It’s hard to feel good about yourself when people are pretending their lives are perfect on social media


Influencer Chiara Ferrgani with perfect hair and makeup despite the weather

TikTok is very addictive. It’s so easy to hop on, only planning on scrolling for five minutes, but it can end up being hours. Through my endless scrolling on TikTok, I have seen many beautiful and popular faces.

The thing about social media is that everybody puts the best parts of them on it. It is so rare that we see the downsides to the lives of social media influencers.

Most people know that a lot of what is put out on social media is fake, but that doesn’t stop people from comparing themselves to what they see on the internet. We see a lot of the influencers say that their page is completely filter-free and authentic, however, it is clear to most people that that is not entirely the case.

“According to psychotherapist Rebecca Sparkes, it’s human nature to compare ourselves to others. ‘The human brain is wired to compare ourselves to other members of the species,’ she says. ‘It was a primitive way of keeping ourselves safe’” (“How do I stop comparing myself to others on Instagram?”).

In the past, humans have had to compare themselves to others to survive. Now, we don’t need to compare ourselves to influencers to survive, but it’s hard not to.

I see relationships that are perfect, bodies that are what society would call perfect, and lives that seem to have no faults. ”

Personally, I have always struggled with feeling good about myself, and when I got Instagram and TikTok, it made me feel worse about myself. All the things I see are so perfect. I see perfect relationships, bodies that are what society would call perfect, and lives that seem to have no faults.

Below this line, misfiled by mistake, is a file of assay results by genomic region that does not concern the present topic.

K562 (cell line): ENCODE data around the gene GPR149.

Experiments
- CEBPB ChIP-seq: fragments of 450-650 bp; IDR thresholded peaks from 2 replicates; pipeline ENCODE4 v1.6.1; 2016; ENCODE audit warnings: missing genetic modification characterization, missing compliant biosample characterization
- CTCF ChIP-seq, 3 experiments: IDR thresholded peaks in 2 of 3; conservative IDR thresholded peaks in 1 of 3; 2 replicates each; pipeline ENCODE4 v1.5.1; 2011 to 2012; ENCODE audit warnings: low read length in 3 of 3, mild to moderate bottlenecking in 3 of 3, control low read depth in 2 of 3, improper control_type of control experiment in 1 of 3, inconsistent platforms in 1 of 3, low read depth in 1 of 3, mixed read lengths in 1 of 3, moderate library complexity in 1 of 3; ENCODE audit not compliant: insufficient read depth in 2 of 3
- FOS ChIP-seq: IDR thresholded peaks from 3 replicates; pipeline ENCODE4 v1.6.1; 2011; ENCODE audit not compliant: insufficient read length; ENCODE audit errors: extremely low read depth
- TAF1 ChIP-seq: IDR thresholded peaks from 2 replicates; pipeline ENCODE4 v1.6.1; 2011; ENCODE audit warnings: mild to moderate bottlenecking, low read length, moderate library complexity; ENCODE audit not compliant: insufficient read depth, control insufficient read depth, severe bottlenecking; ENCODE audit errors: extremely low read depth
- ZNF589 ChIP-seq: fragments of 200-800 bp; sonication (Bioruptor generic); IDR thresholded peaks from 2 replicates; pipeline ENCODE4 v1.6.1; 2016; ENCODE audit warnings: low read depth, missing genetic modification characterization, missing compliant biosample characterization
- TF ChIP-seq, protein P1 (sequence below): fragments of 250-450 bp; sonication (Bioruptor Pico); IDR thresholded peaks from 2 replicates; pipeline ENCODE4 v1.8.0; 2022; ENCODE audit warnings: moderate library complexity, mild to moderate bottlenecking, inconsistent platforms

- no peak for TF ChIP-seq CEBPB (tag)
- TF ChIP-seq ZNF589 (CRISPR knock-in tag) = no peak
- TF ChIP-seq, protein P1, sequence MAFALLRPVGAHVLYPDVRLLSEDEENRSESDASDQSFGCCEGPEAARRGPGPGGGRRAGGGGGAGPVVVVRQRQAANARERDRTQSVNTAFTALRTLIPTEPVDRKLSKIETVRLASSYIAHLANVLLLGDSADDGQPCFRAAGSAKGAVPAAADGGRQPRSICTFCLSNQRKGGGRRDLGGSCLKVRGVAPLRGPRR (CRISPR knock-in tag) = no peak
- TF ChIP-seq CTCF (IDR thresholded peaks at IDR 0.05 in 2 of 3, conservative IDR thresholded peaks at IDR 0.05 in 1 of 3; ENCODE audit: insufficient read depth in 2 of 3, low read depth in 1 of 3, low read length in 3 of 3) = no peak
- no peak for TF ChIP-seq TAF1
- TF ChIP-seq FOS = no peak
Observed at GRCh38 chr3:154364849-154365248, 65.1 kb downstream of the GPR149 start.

Seeing these supposedly perfect lives makes not only me, but also so many others, feel bad about themselves, even if they have nothing to put themselves down about.

Once a person becomes popular on a social media platform, they start to doll up their posts. What once was a genuine page becomes as fake as unicorns are presumed to be.

The first step to not comparing yourself to the internet is to realize that most of it is fabricated. As I previously noted, most people know that posts aren’t always completely honest, but it can be hard to move past that.

It is also important to realize that just because society views a certain group of people as “perfect” because they show the best parts of themselves, it doesn’t mean everyone else isn’t perfect. Finding a social media page that is completely authentic and filter-free can be uplifting—but difficult—because it shows the real parts of life, not just the electronically perfect parts.

Recently, body positivity has found a big platform on social media that a lot of people have been taking part in supporting, but I have noticed that most of the people who are saying that “everyone’s beautiful” are the ones who have no flaws displayed to society. Of course, these people can support body positivity—because it’s important—but if the most influential people are the ones that are “perfect” and supporting body positivity, then maybe there is a reason that we are comparing ourselves to them.

The people telling us to love ourselves don’t need to worry about what others think about them. They can worry, and some do, but in a lot of people’s eyes, their fears are unnecessary.

I’m not saying that influencers can’t feel bad about themselves—that could be why they only post gorgeous photos; all I’m saying is that it is very easy for people to compare themselves to the faces that are always on TikTok or Instagram for the world to see.

Everyone is beautiful, and nobody should feel the need to compare themselves to what they see on social media. No matter how many times people say that, it won’t stop people from comparing themselves to others. However, it is the truth, and social media is very rarely the truth.